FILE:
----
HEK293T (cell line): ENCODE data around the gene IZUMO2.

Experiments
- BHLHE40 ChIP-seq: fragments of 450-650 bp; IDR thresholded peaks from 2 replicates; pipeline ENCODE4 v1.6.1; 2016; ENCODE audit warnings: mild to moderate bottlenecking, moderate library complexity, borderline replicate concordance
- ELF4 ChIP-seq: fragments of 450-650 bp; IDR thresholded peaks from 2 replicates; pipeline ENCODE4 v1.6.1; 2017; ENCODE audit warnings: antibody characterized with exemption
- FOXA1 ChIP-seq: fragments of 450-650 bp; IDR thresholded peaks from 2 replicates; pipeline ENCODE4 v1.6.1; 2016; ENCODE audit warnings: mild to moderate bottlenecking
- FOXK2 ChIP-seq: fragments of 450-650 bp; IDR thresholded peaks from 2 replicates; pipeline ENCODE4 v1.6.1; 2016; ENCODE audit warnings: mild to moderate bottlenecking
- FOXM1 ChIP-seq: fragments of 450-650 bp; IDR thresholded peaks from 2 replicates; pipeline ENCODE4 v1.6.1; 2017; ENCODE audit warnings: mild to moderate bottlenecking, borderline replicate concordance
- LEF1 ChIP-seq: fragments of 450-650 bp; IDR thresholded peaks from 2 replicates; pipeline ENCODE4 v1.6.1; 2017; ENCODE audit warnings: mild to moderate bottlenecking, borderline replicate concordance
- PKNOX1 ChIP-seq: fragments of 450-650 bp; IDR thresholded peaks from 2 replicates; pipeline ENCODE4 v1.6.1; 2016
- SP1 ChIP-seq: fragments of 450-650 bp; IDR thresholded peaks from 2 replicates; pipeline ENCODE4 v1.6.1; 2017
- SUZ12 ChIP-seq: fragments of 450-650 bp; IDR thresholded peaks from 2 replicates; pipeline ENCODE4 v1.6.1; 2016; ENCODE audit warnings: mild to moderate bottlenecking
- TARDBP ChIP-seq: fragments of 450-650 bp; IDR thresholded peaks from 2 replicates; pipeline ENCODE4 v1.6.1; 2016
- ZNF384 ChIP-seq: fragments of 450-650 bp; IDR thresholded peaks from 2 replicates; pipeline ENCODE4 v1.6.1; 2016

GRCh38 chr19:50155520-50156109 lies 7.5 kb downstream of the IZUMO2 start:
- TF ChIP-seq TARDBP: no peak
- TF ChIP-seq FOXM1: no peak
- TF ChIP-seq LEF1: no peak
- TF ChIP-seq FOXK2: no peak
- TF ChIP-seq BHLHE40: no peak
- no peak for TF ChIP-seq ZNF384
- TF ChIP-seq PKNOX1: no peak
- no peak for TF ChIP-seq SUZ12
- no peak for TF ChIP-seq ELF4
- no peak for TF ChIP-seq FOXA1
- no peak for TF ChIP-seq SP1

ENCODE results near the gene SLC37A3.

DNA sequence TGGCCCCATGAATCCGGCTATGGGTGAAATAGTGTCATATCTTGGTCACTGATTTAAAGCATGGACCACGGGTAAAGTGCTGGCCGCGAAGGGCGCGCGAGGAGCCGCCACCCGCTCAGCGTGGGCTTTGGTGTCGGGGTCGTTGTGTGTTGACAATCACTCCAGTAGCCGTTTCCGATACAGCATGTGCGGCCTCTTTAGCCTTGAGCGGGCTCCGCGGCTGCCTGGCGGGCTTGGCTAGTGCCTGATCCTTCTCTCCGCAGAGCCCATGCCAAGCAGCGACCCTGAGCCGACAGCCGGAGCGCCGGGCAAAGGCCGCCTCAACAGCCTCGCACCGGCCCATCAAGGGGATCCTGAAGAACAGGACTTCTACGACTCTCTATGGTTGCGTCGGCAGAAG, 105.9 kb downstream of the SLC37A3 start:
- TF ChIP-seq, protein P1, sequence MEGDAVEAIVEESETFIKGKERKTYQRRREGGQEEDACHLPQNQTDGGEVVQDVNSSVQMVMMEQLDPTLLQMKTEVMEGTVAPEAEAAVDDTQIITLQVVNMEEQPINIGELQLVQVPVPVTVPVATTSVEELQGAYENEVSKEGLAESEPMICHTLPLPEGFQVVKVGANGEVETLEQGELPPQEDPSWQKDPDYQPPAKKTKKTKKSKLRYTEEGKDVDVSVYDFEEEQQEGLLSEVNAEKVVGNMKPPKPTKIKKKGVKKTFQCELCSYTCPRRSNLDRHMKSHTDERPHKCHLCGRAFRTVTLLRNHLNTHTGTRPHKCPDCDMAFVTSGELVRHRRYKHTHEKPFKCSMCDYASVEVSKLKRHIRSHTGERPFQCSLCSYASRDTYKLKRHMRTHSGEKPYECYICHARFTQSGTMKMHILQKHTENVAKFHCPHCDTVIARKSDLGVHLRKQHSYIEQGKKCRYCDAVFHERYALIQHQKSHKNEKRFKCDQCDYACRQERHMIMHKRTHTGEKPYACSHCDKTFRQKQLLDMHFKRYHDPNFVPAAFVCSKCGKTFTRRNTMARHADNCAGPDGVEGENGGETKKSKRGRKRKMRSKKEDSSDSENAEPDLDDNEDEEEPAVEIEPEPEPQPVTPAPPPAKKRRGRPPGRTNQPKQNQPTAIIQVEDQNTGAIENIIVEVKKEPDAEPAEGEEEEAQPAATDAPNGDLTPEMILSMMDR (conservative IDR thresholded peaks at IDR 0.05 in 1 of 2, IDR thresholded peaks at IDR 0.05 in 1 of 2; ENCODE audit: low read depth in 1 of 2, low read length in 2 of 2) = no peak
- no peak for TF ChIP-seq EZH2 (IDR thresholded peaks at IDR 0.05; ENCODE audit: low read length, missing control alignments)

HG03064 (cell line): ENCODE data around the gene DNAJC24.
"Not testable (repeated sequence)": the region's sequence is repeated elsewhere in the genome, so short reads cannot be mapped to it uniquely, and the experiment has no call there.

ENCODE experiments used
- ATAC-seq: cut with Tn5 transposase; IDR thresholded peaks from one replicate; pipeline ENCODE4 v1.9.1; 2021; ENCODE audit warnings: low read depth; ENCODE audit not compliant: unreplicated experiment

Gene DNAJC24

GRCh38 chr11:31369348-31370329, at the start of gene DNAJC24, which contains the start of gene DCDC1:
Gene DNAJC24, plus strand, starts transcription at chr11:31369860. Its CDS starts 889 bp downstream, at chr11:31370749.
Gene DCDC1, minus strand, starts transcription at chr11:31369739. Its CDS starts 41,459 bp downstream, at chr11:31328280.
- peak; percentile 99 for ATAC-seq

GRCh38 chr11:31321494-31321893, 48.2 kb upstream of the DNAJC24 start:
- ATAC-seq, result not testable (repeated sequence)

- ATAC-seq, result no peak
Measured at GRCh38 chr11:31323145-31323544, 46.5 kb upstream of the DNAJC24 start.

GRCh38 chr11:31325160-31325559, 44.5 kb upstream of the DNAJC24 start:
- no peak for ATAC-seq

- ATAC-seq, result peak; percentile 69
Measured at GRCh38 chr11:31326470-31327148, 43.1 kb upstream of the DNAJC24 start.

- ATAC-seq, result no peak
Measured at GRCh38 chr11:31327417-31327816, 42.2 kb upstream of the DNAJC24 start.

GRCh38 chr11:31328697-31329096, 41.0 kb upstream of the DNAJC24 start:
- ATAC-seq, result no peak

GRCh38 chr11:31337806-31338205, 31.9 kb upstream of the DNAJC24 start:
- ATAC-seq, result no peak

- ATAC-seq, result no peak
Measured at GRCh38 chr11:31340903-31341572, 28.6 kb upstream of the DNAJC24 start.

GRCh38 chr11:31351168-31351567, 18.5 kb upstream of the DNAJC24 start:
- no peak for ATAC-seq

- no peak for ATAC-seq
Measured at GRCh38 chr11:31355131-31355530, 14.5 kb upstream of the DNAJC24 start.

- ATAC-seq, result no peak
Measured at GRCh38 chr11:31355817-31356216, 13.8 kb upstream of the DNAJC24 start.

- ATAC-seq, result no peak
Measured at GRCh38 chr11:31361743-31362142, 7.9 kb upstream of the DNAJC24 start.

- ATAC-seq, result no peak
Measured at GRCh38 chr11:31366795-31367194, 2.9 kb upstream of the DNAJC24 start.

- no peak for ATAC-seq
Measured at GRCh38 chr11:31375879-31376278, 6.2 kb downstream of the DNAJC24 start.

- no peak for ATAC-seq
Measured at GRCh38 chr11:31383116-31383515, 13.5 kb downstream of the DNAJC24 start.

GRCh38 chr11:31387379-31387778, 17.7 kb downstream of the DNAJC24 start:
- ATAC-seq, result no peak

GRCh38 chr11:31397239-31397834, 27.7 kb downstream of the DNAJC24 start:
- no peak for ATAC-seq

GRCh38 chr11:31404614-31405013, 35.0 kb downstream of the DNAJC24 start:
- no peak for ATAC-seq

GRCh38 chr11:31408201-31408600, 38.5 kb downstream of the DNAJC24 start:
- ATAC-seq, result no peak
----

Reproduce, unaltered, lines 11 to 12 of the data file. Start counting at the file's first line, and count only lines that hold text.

- SUZ12 ChIP-seq: fragments of 450-650 bp; IDR thresholded peaks from 2 replicates; pipeline ENCODE4 v1.6.1; 2016; ENCODE audit warnings: mild to moderate bottlenecking
- TARDBP ChIP-seq: fragments of 450-650 bp; IDR thresholded peaks from 2 replicates; pipeline ENCODE4 v1.6.1; 2016